How to Use a Clinometer

A clinometer or inclinometer is a device used to measure angles of inclination, slope, or elevation of an object.

Clinometers will measure inclines of positive slopes: the slope as it appears when it is being observed from a lower position looking upwards. It will also measure declines or negative slopes: the slope as it appears when observed from a higher position looking downwards.

Clinometers are regularly used in forestry for determining the height of trees and other plants. It may also be used in other areas to measure buildings, poles, towers, and other structures which are near impossible to measure with other physical methods of measurement.

The measurements are displayed clearly on the lens of the clinometer with a scale that can be represented by various units dependent on the clinometer that is being used.

The technique used for measuring with a clinometer will be similar for all types. The instructions that follow will provide a brief description of how to use a clinometer to obtain accurate measurements.

Things You Will Need

  • A clinometer
  • An object to Measure
  • A calculator (optional)


  1. First, locate the most suitable area for measuring the object. The distance from this area which is commonly referred to as the baseline distance, should be within the range for effective measurement. The baseline distance used will be dependent on the type of clinometer you are using for measuring. For some types, the distance may be, for example: 10 meters for accurate measurement. Try to maintain the required baseline distance whenever you are using the clinometer.
  2. While holding the clinometer ensure it is right-side up. The lens information will only provide the correct information when held in the right-side-up position. The proper position is displayed on the casing of the clinometer.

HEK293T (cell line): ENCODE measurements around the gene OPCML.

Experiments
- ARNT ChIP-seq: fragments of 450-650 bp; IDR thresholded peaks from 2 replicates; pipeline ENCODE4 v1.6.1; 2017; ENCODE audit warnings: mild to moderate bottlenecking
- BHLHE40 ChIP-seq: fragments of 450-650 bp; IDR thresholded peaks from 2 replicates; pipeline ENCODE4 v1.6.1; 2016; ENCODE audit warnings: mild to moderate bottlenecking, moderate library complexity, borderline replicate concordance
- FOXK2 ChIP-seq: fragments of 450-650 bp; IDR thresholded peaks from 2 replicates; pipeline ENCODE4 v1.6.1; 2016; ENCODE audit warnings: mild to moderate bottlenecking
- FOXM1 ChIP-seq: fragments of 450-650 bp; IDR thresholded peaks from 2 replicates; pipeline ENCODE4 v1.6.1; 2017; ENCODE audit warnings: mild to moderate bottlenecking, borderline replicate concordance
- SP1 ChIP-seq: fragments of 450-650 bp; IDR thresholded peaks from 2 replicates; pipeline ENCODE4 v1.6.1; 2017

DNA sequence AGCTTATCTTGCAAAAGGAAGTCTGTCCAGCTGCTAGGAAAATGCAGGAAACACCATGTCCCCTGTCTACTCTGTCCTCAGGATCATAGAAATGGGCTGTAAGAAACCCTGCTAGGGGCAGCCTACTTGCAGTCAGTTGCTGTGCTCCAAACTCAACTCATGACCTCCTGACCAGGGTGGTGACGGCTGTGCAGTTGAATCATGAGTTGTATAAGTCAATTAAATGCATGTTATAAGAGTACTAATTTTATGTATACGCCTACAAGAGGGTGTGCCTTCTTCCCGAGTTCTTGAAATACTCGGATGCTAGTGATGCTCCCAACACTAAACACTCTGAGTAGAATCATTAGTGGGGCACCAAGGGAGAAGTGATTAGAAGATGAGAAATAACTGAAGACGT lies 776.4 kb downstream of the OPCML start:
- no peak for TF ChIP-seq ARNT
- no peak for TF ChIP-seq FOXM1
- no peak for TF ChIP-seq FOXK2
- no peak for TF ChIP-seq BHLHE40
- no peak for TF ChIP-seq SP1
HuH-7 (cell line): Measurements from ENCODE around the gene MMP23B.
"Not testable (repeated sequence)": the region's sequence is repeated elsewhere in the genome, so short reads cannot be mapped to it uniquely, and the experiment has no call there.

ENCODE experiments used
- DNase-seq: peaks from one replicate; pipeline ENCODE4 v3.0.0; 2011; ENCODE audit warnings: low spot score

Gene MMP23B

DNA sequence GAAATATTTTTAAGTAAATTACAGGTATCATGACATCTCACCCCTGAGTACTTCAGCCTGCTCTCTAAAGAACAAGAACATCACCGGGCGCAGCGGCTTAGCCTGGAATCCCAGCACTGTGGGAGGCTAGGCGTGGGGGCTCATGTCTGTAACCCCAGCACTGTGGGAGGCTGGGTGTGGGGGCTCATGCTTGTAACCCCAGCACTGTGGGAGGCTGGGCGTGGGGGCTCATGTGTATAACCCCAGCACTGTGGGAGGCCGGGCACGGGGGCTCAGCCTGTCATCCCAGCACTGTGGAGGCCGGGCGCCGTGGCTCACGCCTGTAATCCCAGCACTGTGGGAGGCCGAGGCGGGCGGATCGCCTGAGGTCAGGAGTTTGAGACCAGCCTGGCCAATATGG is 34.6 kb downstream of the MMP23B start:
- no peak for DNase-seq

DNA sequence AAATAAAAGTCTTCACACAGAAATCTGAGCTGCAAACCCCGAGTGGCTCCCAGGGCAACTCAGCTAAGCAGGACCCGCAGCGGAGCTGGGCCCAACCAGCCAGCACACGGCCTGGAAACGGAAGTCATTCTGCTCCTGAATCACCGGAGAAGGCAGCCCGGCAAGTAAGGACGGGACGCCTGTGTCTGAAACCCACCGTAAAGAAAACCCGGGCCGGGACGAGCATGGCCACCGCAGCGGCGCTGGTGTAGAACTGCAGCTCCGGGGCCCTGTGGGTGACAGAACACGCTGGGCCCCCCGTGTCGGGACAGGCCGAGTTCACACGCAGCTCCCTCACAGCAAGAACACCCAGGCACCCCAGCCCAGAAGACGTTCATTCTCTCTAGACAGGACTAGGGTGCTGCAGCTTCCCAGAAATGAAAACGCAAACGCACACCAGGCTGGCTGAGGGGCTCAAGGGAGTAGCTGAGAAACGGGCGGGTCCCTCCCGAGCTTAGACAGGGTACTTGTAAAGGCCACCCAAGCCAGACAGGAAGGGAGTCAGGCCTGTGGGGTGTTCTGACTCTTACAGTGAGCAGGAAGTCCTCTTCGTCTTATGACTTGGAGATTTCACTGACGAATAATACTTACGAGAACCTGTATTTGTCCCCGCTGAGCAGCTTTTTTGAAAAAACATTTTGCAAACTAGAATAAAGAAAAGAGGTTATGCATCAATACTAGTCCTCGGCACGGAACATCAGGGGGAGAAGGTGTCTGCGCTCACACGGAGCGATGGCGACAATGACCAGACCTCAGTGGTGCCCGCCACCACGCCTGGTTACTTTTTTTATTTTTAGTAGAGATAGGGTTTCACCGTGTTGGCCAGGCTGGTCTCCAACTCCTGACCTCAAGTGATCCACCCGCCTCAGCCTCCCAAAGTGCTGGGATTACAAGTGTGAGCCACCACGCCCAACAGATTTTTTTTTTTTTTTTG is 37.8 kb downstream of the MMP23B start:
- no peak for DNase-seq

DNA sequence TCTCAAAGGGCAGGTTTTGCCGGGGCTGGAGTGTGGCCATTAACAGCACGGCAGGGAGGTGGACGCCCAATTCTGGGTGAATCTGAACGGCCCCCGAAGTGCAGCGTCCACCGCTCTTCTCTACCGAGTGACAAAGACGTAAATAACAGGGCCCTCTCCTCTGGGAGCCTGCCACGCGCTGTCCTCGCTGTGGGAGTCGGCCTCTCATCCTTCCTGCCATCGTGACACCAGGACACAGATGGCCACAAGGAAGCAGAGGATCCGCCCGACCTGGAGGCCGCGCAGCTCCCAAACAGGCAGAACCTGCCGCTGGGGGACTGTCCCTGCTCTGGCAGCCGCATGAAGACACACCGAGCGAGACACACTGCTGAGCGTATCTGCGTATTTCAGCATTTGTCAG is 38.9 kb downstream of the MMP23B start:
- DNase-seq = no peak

3. Close one eye and look through the lens of the clinometer at the object currently being measured. You will be able to see the scale while looking through the lens of the clinometer.
  4. Align the object so that it is exactly against the scale that is presently viewable through the lens. Observe the values on the scale as they relate to the bottom and top of the object. It may be observed while using a metric clinometer that the bottom of a structure may be in line with the number 4 on the lens’s scale while the top is in line with the number 8.
  5. To deduce the height of the object obtain the difference of the bottom value from the top value. Therefore if the top value = 10m and the bottom value = 2m then (10m-2m = 8m (height)). This is a fairly straightforward process that will yield accurate results if done correctly. You may also use a calculator to increase accuracy.

Do’s and Dont’s

  • Always determine the recommended distance needed to use the clinometer to ascertain accurate measurements.
  • Store the clinometer in a protective case to avoid any damage to the lens.